With the current pace of education spending and factors like shortage of quality teachers, India will take a whopping 126 years to reach standards of education at par with developed nations, according to a report by ASSOCHAM
Like every sector, education needs disruption, it requires more entrepreneurs or to say “edupreneurs” who can bring this disruption. Few edupreneurs have already started to emerge, and they are getting a good response from the market. It started with posting educational tutorials on YouTube, which when became famous transformed into full-fledged classroom channels like Crash Course Academy. Other companies like Meritnation, Khan Academy, Byju’s Classes are utilising the online space for teaching purposes. And these endeavours are welcomed by student community, the response is great.
India spends a mere 3.83 per cent of its gross domestic product (GDP) on education which is insufficient to catch up with developed economies, thus implying that if the change in education system is not dramatic, it’ll take us six generations to catch up with developed countries. In contrast, the US spends 5.22 per cent of its GDP on education, Germany spends 4.95 per cent while for UK it is 5.72 per cent.
Noting that India has resource constraints, to reach the levels of spending as recommended by the United Nations, requires our country to spend at least 6 per cent of its GDP on education. Moreover, shortage of quality teachers is among the major challenges facing the education sector. At present, the shortage of teachers has been measured at 1.4 million.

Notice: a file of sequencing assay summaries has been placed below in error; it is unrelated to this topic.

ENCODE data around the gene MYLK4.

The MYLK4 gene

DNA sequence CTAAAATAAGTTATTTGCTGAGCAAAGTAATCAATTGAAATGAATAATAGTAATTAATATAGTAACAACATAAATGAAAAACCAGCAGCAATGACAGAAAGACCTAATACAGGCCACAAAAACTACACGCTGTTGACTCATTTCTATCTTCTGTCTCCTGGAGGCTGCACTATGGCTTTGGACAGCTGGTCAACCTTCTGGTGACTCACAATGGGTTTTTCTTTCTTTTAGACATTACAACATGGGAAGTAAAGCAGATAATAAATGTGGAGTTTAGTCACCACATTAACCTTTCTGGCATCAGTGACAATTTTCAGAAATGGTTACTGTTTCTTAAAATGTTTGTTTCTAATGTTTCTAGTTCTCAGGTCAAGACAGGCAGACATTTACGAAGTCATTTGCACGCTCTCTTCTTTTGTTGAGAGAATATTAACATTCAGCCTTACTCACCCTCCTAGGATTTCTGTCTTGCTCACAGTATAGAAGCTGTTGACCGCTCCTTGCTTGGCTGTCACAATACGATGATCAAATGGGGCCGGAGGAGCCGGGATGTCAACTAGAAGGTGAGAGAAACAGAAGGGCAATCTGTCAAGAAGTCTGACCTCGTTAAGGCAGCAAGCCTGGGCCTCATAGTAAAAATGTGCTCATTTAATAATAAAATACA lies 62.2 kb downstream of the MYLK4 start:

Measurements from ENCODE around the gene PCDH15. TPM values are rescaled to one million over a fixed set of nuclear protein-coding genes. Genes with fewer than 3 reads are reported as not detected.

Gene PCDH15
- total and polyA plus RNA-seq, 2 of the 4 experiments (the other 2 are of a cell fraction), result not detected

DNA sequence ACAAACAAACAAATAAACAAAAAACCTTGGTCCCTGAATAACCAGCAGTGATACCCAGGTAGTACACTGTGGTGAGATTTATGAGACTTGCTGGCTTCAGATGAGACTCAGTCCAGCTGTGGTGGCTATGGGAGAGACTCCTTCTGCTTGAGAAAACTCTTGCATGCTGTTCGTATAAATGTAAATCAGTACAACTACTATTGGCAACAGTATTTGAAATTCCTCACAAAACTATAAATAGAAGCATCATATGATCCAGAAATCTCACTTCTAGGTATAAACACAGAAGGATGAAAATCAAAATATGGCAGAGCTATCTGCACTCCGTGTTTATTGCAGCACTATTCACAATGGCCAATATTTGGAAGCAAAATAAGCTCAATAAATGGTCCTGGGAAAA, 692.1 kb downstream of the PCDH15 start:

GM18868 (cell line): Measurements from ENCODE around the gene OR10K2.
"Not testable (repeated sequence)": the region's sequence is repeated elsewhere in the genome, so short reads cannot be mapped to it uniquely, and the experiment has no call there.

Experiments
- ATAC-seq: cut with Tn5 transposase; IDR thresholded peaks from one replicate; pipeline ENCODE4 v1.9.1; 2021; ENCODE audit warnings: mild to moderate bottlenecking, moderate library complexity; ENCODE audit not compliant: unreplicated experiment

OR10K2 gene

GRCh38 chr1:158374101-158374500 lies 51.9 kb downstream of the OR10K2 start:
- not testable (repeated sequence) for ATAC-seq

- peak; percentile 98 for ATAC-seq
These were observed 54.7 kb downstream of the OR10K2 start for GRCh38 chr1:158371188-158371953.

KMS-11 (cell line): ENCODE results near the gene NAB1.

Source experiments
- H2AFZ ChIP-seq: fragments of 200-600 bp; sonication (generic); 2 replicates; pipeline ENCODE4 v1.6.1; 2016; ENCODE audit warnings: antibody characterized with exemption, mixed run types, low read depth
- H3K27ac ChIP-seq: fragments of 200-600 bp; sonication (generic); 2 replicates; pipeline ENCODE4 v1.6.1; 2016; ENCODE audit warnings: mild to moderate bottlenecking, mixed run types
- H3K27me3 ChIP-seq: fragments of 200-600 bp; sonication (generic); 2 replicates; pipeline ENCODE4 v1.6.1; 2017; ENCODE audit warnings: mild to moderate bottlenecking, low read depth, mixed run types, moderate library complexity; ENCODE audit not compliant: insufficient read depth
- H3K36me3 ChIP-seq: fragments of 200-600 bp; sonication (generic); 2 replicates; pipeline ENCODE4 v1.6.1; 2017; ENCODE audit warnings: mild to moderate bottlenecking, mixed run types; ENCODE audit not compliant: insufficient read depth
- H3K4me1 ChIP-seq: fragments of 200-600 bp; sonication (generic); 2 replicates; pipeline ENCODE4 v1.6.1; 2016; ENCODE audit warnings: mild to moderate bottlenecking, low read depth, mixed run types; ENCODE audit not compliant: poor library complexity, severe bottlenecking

Besides, 20 per cent of the teachers do not measure up to the standards of the National Council for Teachers’ Education (NCTE). Also, due to absence of focus on effective skill development, India is one of the least skilled countries.
India has a huge market in the education domain. Especially in the higher education segment, where there are more than 5,000 engineering and management colleges, with nearly 800-1,000added every year, the market is close to 6+ million students going for either higher education or campus placements annually. This translates to at least $600million opportunity. There are specific education hubs in the country, with large number of institutions and universities, which are our primary focus.
Tapping these obstacles and assisting India reach global standards in terms of education, many education entrepreneurs are coming up with startups which are unique and help bridge the yawning gap between the education standards of India and other developed countries. Provision of free WiFi and other technology also adds-on in making education accessible easily. Government has also come up with a course in teacher training to have the teaching facility at par with global faculty.
Abhinav Chaturvedi, founder, Gradians says, “Education is something Indian parents and students spend a lot of time and money on. In fact, after food and grocery, education accounts for the second highest discretionary spend in mid-income Indian families. So, the market potential is obvious.”